The concept of common stratigraphic framework was previously introduced to construct and cross-validate multilayer static and dynamic petrophysical models by invoking the interactive numerical simulation of well logs both before and after invasion. This article documents the successful implementation of the common stratigraphic framework concept to examine and quantify the effects of mud-filtrate invasion on apparent resistivity, nuclear, and magnetic resonance logs acquired in the San Martin, Cashiriari, and Pagoreni gas fields in Camisea, Peru. Conventional petrophysical interpretation methods yield abnormally high estimates of water saturation in some of the reservoir units that produce gas with null water influx. Such an anomalous behavior is caused by relatively low values of deep apparent electrical resistivity and has otherwise been attributed to the presence of clay-coating grains and/or electrically conductive grain minerals coupled with fresh connate water. Concomitantly, electrical resistivity logs exhibit substantial invasion effects as evidenced by the variable separation of apparent resistivity curves (both logging-while-drilling and wireline) with multiple radial lengths of investigation. In extreme cases, apparent resistivity logs stack because of very deep invasion. We diagnose and quantify invasion effects on resistivity and nuclear logs with interactive numerical modeling before and after invasion. The assimilation of such effects in the interpretation consistently decreases previous estimates of water saturation to those of irreducible water saturation inferred from core data. We show that capillary pressure effects are responsible for the difference in separation of apparent resistivity curves in some of the reservoir units. This unique field study confirms that well logs should be corrected for mud-filtrate invasion effects before implementing arbitrary shaly sand models and parameters thereof in the calculation of connate-water saturation.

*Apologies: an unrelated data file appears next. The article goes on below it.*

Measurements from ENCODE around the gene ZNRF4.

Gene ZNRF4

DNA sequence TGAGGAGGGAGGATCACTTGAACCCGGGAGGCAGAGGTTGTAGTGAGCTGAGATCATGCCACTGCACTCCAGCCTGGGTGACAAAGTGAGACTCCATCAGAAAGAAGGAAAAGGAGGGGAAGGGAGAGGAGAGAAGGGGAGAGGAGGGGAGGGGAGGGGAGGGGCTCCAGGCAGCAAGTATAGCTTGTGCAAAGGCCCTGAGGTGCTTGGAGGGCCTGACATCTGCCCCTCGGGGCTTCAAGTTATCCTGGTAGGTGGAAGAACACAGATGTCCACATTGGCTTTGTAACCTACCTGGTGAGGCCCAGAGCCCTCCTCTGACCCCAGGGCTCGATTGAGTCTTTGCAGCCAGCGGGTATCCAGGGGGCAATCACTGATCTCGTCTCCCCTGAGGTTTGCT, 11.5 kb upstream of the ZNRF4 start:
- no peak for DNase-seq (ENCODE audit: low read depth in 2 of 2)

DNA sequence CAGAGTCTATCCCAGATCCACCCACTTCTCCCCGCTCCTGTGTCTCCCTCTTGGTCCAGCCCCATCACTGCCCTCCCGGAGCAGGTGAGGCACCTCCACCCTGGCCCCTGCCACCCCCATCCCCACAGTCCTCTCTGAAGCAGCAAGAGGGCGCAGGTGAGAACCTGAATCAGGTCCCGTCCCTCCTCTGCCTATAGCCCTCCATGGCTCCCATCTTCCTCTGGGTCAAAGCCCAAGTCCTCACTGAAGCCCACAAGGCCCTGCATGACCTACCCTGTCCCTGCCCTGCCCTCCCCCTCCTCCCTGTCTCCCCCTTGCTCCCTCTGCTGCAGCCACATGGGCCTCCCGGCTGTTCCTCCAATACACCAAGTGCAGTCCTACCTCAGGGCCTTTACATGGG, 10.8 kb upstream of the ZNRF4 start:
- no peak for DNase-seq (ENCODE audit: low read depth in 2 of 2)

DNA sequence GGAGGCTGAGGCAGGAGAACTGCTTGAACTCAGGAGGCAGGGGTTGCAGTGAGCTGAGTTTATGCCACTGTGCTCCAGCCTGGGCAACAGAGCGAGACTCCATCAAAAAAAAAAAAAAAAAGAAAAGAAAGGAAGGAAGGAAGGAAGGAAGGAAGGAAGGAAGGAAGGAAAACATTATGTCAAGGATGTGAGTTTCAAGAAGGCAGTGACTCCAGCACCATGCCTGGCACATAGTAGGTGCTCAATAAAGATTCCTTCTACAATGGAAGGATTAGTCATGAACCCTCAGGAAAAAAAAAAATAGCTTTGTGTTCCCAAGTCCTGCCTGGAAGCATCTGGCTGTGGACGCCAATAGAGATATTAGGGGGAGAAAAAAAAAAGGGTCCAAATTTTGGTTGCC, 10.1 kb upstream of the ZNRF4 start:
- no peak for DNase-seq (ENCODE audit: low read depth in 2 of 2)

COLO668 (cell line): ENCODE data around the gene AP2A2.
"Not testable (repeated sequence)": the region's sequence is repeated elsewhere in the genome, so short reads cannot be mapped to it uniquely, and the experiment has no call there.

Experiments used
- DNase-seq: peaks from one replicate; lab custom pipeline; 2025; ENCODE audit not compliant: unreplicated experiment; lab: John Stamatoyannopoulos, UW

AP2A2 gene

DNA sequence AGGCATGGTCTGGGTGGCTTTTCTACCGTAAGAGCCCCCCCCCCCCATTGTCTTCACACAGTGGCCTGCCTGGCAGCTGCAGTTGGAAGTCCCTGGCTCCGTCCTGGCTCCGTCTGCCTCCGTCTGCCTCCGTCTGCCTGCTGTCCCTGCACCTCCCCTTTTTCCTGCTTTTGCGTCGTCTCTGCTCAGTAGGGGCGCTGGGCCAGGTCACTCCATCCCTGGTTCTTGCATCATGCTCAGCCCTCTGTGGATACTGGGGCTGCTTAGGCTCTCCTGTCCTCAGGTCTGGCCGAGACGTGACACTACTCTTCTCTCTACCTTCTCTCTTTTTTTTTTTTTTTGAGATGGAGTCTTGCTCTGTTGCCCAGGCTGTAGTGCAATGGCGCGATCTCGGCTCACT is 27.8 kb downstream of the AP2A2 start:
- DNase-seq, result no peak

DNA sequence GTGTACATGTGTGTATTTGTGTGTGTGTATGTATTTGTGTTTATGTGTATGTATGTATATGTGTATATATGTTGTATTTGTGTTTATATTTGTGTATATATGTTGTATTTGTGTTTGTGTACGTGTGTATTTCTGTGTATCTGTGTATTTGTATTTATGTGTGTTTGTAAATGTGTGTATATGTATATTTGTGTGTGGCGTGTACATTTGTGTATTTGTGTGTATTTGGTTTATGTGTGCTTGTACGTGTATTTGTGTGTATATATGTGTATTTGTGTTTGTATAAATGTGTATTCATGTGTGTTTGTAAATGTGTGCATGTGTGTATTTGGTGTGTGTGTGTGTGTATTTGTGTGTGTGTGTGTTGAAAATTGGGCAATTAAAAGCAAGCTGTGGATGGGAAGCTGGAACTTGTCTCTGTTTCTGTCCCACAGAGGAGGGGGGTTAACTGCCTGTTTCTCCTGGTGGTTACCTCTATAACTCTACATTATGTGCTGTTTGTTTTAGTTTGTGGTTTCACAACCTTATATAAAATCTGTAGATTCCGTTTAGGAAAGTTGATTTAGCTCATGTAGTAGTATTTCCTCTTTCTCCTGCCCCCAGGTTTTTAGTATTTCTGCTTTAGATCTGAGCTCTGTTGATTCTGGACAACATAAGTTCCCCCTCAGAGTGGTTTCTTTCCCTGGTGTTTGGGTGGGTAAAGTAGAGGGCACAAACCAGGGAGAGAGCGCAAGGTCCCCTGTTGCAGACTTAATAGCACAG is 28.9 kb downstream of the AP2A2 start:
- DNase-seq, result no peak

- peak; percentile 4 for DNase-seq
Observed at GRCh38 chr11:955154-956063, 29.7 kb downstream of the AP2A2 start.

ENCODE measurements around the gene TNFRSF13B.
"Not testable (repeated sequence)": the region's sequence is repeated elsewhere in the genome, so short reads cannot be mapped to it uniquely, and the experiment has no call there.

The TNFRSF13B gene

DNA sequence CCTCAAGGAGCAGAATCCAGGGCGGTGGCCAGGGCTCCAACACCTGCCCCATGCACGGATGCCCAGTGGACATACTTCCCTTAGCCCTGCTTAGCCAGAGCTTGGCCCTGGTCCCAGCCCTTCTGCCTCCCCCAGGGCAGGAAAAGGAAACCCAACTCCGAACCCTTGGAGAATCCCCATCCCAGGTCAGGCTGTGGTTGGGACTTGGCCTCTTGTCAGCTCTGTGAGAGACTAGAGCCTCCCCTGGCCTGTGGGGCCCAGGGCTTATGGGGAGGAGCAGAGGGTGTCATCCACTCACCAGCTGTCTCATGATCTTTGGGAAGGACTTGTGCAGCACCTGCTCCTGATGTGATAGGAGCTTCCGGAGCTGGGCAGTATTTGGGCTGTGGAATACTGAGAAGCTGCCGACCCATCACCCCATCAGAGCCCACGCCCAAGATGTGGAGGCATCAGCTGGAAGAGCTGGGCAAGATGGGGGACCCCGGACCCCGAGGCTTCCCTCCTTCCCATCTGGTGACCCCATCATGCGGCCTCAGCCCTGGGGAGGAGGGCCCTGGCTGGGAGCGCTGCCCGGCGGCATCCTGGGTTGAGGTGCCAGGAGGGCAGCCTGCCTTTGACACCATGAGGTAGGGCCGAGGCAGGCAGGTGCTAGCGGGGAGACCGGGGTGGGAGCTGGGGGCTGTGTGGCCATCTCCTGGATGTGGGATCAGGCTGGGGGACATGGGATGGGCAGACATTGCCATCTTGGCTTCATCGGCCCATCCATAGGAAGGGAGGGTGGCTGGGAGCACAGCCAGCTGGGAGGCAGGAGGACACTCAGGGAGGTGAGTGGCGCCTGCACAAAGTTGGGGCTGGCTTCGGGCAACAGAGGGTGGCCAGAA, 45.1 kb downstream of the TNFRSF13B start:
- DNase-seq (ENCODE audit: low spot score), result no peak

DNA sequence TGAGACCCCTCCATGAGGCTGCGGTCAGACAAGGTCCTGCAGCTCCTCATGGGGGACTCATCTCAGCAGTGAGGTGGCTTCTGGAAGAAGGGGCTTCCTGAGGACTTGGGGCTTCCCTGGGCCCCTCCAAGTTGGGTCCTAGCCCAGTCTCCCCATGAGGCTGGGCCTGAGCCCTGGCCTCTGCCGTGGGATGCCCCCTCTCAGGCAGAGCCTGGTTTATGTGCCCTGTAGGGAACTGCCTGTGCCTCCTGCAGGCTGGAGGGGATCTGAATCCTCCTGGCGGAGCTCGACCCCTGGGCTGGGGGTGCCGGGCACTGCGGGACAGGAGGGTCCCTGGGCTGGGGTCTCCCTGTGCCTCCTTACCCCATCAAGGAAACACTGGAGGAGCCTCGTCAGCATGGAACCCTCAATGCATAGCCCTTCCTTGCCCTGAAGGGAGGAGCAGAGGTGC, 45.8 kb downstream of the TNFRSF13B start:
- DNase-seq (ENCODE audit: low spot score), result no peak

Added on 28 February, 2013
Discoveries were comparatively sparse, but they persisted steadily throughout the year. Here are some of the more significant discoveries of the past year.
Added on 01 January, 2014
What’s next? Leaders of three AAPG Regions talk about anticipated activity and potential challenges their areas face in 2011.
Added on 01 February, 2011
Location, location, location. In the sales world, it’s the secret to success. You can say the same about exploration – except there have been times in Latin America when finding a location was the secret.
Added on 01 October, 2014
Winning Hearts and Minds: Colombia and Latin American prospects offer high promise and difficult hurdles in the form of local political and public resistance.
Added on 01 March, 2014
The Santos and Campos basins continue to be the world's hottest spot in deepwater and ultra-deepwater exploration.
Added on 01 August, 2013
Latin America’s current story of exploration, development and potential may be the best known among all parts of the globe – and not just because AAPG recently held its successful international conference in Rio de Janeiro.
Added on 01 February, 2010
Explorer Foundation Update
It has a new name, a new energy and a new lineup of experts, all primed to spread geoscience knowledge around the world. “It” is AAPG’s newly named Global Distinguished Lecture Program – emphasis on the “global” – which dates back to 1941 but continues to be the Association’s flagship initiative for offering the latest in geologic science to AAPG affiliated geological societies and universities.
Added on 01 October, 2014
Explorer Regions and Sections
With expertise as both a professor and consulting geologist, AAPG President Paul Weimer’s background is well-aligned with the energy industry renaissance currently under way in Latin America.
Added on 01 August, 2011
Colombians elected Juan Manuel Santos as their new president on June 20, the day AAPG’s presidential delegation landed in Bogotá for a whirlwind tour with both tactical and strategic importance.
Added on 01 August, 2010